Professor, lawyer and historian Gary Rowe gathered with several people from Haiti Tuesday, July 26, to discuss the U.S. judicial system and the constitution. Rowe focused on the history and contemporary issues in judicial independence.
Rowe began his talk with a brief history of the U.S. constitution, written in 1787. Rowe said the most important framer of the constitution was, James Madison.
Rowe’s main objective for the meeting was to speak of Judicial Independence focusing on the History of Judicial Independence as well as Contemporary Judicial Independence. He started off with a brief history of the constitution which was written in 1787.
The most important framer, James Madison, came up with most of the ideas behind the constitution. He had hoped to use the American Federal System. The national government would also now be able to stop and block local laws. Although this occurred, nobody wanted to accept this theory. In the 1790’s, during the period after the constitution, judges soon were considered part of the executive branch.
In 1803 there was an effort to impeach a judge, Samuel Chase, who the citizenry had disagreed with. Also during this time, in the state legislatures it was not uncommon to order new trials even if people had disagreed with the outcome. This is extremely uncommon today. It would be very unlikely to see something like this. Soon enough there were parades and protests in the streets that finally gave the constitution its name and significance.
It is important to have the judges involved in the process of the case, but not in every case. The constitution provides narrow grounds for impeachment. Judges usually stay tenure (this can last up to about 40 years which is still being debated; many think that it is too long of a tenure), unless they commit high crimes, or a misdemeanor. The problem with this though, is that high crimes and misdemeanors are undefined, so it is hard to try to impeach a judge because the definitions are not yet fully defined. Judges with tax invasions and perjury have been removed from the court, but there are still other crimes that persist among judges that are getting away with it; like those who are bad and immoral to litigants, but at the same time do not get removed from the court.
Also discussed was the topic of those who are believed to be innocent, but who are still on trial. There are two ways out of this dilemma. Either the president can grant a pardon to someone who was wrongfully accused. Or there is judicial redundancy where the person suffering believes there was a serious error. In these cases there are two routes one can take. They can appeal to higher and higher courts (they can appeal to the state court review and even up to the federal court review if need be.) Habeas Corpus can also occur which is the right of a citizen to be protected against all illegal imprisonment. Habeas corpus may also be expanded; this is something that congress has become upset with. Clemency was also briefly mentioned explaining that a person’s sentence may be reduced from death to life imprisonment. Another example of clemency would be a reduction from twenty years to seven years in prison.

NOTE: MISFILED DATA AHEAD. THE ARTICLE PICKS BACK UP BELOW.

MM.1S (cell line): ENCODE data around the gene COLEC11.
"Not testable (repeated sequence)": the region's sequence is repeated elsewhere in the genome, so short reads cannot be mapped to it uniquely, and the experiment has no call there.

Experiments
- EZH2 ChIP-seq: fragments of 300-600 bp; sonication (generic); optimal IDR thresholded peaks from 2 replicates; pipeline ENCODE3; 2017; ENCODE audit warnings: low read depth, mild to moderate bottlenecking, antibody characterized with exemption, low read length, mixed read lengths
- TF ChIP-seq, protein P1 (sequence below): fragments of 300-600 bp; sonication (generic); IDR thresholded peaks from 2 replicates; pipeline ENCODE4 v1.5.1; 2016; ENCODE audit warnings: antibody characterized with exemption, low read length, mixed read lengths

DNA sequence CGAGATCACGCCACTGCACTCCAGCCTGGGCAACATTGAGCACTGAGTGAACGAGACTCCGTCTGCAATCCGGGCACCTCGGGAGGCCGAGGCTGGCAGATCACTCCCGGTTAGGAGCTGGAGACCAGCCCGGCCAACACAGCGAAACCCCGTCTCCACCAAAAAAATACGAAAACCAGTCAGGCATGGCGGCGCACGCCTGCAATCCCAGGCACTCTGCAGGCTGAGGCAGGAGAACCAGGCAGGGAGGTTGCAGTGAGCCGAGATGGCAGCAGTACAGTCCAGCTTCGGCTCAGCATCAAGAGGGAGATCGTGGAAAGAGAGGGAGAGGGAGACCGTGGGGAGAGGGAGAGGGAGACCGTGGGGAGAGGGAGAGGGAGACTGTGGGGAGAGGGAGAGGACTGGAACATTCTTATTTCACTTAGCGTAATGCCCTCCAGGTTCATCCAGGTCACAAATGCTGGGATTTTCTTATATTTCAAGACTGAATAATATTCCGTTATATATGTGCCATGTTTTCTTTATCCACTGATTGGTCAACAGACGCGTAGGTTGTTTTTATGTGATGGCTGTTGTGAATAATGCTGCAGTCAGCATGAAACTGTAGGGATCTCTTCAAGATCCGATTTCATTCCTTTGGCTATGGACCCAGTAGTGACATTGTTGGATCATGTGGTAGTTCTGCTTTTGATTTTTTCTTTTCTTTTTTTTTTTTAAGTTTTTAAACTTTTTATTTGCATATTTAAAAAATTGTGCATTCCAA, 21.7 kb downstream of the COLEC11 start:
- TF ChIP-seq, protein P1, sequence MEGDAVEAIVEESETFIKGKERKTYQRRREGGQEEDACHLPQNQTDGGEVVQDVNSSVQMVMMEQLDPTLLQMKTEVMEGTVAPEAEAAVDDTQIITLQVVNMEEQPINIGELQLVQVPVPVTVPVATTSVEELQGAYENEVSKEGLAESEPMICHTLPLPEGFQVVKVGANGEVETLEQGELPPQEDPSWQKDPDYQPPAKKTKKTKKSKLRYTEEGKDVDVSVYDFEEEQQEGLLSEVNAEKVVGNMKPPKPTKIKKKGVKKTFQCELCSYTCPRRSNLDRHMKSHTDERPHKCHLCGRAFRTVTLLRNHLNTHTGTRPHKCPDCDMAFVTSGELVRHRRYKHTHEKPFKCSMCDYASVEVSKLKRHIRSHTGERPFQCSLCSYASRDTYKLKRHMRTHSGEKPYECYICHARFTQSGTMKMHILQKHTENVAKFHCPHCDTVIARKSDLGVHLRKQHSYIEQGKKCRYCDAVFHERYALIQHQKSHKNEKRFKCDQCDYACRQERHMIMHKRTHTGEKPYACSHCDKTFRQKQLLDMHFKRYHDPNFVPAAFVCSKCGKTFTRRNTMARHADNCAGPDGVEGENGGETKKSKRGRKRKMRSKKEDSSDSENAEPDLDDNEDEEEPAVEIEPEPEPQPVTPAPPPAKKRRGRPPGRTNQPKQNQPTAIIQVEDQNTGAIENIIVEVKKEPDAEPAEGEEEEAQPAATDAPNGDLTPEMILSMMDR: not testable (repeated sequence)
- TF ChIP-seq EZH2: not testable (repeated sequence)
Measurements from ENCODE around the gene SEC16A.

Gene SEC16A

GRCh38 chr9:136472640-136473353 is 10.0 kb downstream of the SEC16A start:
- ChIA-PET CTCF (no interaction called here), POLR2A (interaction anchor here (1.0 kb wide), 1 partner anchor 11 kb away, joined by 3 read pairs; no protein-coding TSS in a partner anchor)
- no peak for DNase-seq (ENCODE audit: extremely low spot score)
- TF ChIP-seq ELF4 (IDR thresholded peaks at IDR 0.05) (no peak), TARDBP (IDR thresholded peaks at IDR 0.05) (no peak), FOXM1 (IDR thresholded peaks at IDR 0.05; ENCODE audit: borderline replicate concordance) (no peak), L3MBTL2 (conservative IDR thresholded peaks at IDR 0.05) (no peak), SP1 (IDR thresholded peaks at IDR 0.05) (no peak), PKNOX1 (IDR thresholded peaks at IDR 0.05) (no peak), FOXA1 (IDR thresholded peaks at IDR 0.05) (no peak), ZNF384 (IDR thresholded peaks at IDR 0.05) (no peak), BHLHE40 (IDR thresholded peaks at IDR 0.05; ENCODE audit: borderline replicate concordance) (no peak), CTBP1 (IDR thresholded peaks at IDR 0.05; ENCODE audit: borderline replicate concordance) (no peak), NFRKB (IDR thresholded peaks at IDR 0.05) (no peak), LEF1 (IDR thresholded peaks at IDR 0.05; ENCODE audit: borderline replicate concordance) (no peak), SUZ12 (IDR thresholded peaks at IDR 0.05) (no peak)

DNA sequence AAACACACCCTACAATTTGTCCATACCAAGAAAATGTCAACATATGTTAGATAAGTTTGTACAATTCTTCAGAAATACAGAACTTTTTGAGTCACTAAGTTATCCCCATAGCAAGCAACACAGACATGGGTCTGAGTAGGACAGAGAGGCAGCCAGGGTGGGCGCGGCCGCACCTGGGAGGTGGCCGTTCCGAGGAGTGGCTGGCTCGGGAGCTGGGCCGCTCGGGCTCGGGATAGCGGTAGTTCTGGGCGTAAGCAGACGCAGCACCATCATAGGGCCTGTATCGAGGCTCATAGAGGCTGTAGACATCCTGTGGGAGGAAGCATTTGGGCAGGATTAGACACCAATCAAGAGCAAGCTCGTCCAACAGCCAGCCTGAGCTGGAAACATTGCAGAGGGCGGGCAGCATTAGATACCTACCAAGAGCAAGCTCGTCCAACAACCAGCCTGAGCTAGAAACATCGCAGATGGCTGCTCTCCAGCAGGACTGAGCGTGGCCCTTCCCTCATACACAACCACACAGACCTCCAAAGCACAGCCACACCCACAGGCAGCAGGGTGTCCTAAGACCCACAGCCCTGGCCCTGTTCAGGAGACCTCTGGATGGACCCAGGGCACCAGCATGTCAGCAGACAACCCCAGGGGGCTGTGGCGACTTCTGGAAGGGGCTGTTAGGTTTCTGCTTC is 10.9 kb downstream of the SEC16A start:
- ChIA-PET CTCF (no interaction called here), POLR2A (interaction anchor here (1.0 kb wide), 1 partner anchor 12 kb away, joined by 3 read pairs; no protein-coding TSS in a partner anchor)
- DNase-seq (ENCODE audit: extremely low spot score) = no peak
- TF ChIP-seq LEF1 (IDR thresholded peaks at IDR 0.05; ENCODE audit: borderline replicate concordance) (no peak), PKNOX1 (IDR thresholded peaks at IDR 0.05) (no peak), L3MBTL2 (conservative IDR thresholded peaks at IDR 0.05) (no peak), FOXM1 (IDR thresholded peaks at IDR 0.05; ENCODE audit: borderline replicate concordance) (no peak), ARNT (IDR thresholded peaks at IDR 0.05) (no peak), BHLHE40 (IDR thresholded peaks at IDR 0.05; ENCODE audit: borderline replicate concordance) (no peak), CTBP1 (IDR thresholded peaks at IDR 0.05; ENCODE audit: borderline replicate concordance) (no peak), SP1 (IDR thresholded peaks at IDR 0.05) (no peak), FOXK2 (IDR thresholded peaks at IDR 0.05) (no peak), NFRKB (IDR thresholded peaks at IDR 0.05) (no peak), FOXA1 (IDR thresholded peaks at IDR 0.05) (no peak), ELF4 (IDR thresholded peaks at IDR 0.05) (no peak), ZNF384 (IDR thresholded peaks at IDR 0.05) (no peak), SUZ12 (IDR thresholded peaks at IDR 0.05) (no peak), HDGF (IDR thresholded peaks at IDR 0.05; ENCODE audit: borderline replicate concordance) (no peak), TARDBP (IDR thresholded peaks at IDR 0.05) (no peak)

Haiti claims that their justice lacks: resources, competent personnel, independence, and stature and public trust. In a report published last month, the United Nations Security Council concluded that Haiti’s judicial system is unacceptable; among other serious problems -- there is such a backlog of cases that people languish longer in prison awaiting trial than if they had been convicted. The participants’ main focus was to gain a greater understanding of the process by which criminals are apprehended, detained and tried; the administration of the court; and the various programs used to adjudicate disputes outside of the courtroom.
Topics of particular interest to the Haitians as provided by the U.S. State Department International Visitors Leadership Program, who sponsored their visit, included:
A robust question and answer period took place after Professor Rowe's presentation to clarify the issues surrounding the history of U.S. judicial independence.
Their itinerary at UCLA was arranged by the International Institute's International Visitors Bureau.
Published: Monday, August 08, 2005
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